Change My Life: Calling Me a Single Mom is Unfair to Single Moms

Now that I’m divorced I suppose I could be called a “single mom.”

While I am single and I am a mom, I don’t really enjoy the title “single mom.”

Mainly because it’s not fair to real single moms. By which I mean the women out there who have no co-parent. The mothers who are doing the job singly. The ones who have no one to take their kid to a ball game, the ones who have no one to come get the kids every other weekend to give them some personal time, the ones who can’t just say, “you’ll have to ask your dad.”

There are moms who are doing it on their own. Their baby’s daddy skipped out, their ex-husband disappeared, the fathers of their children died. Whatever the reason, they are parenting alone. Without help. If you think a life coach would help in accepting and dealing with being a single mom, visit my website and subscribe to my newsletter.

I have help. I have a co-parent. I have a person who comes and takes the children to his house every other weekend. This gives me a break. I have someone who comes twice during the week to hang out with them.

I have someone who can back me up when it’s Back to School Night and I have unexpected tickets to see Barack Obama live. Someone who I can call and say, “hey I have a thing on Friday night, can you take the kids?” And the odds are good that he’ll say yes. Because they are his kids. Because he wants to see them.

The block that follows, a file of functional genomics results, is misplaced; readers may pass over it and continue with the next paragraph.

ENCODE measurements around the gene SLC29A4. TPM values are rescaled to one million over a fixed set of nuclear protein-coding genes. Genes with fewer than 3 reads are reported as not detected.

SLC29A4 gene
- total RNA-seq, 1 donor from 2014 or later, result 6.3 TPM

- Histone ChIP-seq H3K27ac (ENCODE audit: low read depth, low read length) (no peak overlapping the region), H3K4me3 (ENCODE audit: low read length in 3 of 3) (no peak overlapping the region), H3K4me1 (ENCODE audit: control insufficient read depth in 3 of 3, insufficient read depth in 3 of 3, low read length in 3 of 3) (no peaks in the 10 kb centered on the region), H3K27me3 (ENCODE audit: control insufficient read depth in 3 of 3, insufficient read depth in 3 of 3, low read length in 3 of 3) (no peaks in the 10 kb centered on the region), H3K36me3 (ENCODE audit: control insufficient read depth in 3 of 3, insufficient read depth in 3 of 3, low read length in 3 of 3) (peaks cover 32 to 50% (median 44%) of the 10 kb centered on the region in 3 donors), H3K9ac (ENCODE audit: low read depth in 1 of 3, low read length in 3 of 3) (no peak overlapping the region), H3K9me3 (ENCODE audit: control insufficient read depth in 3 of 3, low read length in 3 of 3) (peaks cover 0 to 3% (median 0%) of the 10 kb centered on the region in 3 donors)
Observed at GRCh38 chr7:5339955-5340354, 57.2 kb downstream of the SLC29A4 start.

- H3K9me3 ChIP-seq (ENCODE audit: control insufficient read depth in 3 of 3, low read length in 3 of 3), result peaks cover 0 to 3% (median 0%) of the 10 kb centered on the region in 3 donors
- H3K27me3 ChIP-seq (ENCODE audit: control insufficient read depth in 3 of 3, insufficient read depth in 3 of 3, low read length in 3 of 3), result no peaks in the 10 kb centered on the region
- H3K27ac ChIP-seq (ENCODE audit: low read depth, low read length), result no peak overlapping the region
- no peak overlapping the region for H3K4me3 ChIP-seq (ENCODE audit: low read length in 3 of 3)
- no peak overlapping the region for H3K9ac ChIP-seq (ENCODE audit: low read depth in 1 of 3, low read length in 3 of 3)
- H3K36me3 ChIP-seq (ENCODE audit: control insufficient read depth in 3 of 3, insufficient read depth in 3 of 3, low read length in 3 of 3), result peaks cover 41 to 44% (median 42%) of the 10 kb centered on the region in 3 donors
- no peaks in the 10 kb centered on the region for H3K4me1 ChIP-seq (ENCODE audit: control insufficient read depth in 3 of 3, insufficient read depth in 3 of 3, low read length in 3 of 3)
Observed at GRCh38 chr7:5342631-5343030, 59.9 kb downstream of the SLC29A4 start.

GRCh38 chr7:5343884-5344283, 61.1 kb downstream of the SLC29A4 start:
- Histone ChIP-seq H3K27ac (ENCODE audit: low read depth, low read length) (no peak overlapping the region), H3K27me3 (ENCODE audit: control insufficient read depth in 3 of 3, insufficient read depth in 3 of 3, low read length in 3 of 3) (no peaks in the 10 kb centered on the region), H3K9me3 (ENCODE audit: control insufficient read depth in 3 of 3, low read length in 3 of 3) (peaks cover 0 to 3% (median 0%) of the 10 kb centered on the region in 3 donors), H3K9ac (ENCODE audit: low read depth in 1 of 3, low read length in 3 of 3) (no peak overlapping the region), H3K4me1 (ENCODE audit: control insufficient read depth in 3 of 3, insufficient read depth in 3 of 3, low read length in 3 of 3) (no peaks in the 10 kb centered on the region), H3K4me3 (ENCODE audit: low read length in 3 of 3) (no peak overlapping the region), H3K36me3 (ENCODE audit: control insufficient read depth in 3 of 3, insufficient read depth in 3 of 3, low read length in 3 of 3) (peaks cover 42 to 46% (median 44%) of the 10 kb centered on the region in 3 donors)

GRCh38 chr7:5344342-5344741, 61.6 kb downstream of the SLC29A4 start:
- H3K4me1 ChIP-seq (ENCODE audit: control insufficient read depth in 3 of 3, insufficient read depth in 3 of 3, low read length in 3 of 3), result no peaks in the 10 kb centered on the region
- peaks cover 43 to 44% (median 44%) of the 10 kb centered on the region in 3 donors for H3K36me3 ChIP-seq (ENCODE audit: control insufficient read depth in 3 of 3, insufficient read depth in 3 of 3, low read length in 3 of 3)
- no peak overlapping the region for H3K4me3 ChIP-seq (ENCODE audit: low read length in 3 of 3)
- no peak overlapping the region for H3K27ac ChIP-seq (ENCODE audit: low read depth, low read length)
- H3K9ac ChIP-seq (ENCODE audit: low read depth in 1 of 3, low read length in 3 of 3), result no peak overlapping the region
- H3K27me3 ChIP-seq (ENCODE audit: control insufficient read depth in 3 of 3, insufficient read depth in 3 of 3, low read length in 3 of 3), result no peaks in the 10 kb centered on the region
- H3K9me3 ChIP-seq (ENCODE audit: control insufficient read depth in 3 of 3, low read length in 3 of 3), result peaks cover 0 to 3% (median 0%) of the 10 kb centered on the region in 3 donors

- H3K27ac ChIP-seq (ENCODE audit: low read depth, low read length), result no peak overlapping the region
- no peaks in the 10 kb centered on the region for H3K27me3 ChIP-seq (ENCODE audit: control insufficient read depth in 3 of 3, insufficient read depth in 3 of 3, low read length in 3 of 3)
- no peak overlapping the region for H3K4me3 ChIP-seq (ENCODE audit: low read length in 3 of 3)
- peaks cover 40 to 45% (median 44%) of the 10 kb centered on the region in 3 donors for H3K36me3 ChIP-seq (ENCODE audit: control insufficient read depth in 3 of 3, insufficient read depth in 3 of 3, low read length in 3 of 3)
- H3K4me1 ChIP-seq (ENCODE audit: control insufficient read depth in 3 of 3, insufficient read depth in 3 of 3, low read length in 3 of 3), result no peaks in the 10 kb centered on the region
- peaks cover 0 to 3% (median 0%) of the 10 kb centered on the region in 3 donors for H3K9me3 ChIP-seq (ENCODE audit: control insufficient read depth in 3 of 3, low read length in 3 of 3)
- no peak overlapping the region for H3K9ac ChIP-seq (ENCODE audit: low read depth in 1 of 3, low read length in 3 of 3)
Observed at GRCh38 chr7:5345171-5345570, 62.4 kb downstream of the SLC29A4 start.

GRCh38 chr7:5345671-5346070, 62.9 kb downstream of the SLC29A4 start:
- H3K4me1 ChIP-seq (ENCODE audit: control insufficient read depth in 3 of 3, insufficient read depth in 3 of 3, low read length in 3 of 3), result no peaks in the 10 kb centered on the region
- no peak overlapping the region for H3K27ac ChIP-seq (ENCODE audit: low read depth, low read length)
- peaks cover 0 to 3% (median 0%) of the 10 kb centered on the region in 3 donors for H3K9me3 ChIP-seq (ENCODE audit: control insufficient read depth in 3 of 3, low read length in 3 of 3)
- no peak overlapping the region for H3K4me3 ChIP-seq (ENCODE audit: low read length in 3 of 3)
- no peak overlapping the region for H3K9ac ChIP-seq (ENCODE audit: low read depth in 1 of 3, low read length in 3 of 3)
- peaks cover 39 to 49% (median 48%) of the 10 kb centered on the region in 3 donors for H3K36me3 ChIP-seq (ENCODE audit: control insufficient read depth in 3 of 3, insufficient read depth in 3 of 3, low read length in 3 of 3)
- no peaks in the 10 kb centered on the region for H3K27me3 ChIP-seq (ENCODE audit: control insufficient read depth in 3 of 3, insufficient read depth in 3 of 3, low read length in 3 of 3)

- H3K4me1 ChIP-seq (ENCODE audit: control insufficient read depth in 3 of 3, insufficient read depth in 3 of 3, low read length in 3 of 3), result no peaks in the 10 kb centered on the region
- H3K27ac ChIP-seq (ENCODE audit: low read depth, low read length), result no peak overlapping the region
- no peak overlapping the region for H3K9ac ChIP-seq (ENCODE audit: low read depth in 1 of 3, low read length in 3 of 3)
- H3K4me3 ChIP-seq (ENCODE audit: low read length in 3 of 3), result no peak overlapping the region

The truth is that I have more free time now than I have since I had my first baby. I have more help. A true co-parent now. Someone who’s actually parenting and participating. Not, just someone who is sort of there but in the background while I handle the heavy lifting. He’s more available now that we are divorced than he ever was. (It’s a shame we had to get divorced to make it happen, but that’s what we created.)

The point is, my job got easier, not harder. A true single mother, now her job is hard. Her job is to be the everything parent. Without relief. Without backup. Without someone else sharing the responsibility.

No, I’m not really a single mom. I’m a co-parent.

Help me change my life? That’s what Tracee Sioux does every day for her clients. Subscribe to her newsletter to get more information.


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